“Zhamanak” reports that Prime Minister Andranik Markarian told officials at the energy ministry to display “responsibility, strong will and resolve” to pull the sector out of crisis late on Tuesday as he presented to them their new boss, Armen Movsisian. Movsisian took over the job immediately after Energy Minister Karen Galustian’s sacking. Markarian’s remarks suggest why he was fired.
“Haykakan Zhamanak” says Galustian was caught off guard by the presidential decree relieving him of his duties. After all, he had been getting more and more assignments from Kocharian to crack down on influential persons avoiding to pay their electricity bills. “Either the minister failed to carry out the president’s assignments or the president’s used the implementation of those assignments as a pretext for firing the minister.” The paper says the “extreme secrecy” surrounding Galustian’s replacement points to the credibility of the latter theory.
“Aravot” carries an editorial on the failure of the international tender for the Armenian power utilities. Many Armenians, it says, were convinced that the power grids are so attractive that foreign investors dream about getting hold of them day and night. “Indeed, the networks are a source of serious income, if not for the state, at least for officials running them. It looked as though a potential buyer should expect to earn hefty profits. But this has not been the case. No potential buyer has emerged.” Even the Russians spurned such an opportunity. The paper suggests the following explanation for the Russian companies’ decision to stay away from the bidding: “Why rush to buy something that you can get for free later on?”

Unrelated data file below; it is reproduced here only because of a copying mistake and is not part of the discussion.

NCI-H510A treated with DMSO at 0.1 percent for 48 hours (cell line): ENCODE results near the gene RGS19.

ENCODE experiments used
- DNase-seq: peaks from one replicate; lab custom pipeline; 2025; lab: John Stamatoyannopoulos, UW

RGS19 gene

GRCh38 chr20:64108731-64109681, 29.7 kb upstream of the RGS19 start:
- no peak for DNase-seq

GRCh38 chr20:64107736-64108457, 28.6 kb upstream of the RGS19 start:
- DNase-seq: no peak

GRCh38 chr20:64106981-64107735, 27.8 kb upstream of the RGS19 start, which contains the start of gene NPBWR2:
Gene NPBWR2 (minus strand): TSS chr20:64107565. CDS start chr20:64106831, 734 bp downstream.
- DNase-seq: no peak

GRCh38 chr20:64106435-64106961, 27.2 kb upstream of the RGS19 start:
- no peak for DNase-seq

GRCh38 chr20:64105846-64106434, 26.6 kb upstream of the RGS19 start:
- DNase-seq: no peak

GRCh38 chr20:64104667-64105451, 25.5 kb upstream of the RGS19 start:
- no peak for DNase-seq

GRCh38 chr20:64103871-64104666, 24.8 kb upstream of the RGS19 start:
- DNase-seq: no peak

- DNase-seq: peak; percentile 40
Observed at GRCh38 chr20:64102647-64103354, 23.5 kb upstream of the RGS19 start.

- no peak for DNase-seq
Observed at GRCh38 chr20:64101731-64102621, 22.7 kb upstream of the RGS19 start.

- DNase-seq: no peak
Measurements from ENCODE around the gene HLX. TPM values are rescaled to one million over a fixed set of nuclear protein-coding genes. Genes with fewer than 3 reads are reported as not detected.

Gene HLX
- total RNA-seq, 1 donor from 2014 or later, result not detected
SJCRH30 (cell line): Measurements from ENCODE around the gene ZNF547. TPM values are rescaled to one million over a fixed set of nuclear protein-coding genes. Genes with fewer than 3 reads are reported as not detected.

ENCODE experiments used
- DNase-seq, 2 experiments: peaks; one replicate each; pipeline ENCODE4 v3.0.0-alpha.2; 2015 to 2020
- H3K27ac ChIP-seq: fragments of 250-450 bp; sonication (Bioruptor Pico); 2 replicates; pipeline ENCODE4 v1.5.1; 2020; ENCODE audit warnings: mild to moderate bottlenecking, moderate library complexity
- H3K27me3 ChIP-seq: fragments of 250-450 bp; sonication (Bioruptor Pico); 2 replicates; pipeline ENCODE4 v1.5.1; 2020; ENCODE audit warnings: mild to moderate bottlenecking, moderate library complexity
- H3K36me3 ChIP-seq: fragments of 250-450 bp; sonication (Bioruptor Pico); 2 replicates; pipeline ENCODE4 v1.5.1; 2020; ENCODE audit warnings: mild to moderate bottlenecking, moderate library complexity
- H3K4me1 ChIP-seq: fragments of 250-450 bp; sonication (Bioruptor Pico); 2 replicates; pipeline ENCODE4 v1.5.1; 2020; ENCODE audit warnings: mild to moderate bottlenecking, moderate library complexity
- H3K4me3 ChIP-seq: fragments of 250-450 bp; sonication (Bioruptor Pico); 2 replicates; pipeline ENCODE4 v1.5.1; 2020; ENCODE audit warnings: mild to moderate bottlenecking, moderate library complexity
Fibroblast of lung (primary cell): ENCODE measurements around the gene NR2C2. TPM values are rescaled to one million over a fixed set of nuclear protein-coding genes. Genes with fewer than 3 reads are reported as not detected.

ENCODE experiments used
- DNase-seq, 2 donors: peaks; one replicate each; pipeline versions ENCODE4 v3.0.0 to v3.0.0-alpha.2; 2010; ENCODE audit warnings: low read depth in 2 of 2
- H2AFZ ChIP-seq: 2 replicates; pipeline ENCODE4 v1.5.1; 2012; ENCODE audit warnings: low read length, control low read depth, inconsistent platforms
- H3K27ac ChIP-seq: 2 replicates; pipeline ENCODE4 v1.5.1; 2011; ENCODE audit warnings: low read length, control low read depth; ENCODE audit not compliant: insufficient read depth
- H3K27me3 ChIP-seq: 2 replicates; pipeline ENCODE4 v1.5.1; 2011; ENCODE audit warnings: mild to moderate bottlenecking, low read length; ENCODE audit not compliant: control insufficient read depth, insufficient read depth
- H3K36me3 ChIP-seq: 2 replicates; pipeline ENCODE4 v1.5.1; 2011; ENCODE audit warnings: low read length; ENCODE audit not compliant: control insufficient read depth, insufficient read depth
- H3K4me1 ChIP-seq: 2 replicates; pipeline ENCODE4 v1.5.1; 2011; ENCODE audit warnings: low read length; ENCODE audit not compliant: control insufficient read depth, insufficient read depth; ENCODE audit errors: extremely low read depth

“Hayots Ashkhar” says the opposition will heavy exploit the infamous café murder in Yerevan in its fight against President Kocharian. “It’s an exaggeration to claim that a presidential bodyguard deliberately killed Poghos Poghosian,” the paper writes, apparently agreeing with prosecutors’ conclusion that it was an involuntary manslaughter. But “Hayots Ashkhar” makes it clear that such an “impudent act,” punishable by up to three years in prison by the Armenian criminal code, deserves a tougher punishment.
“Yerkir” sees first cracks emerging in a coalition of opposition parties supporting a an alternative draft constitution that provides for Armenia’s transformation into a parliamentary republic. The parties have joined forces to try to put the draft on a referendum along with a package of constitutional amendments proposed by Kocharian. But one of those parties, Hanrapetutyun (Republic), is categorically against a clause allowing dual citizenship.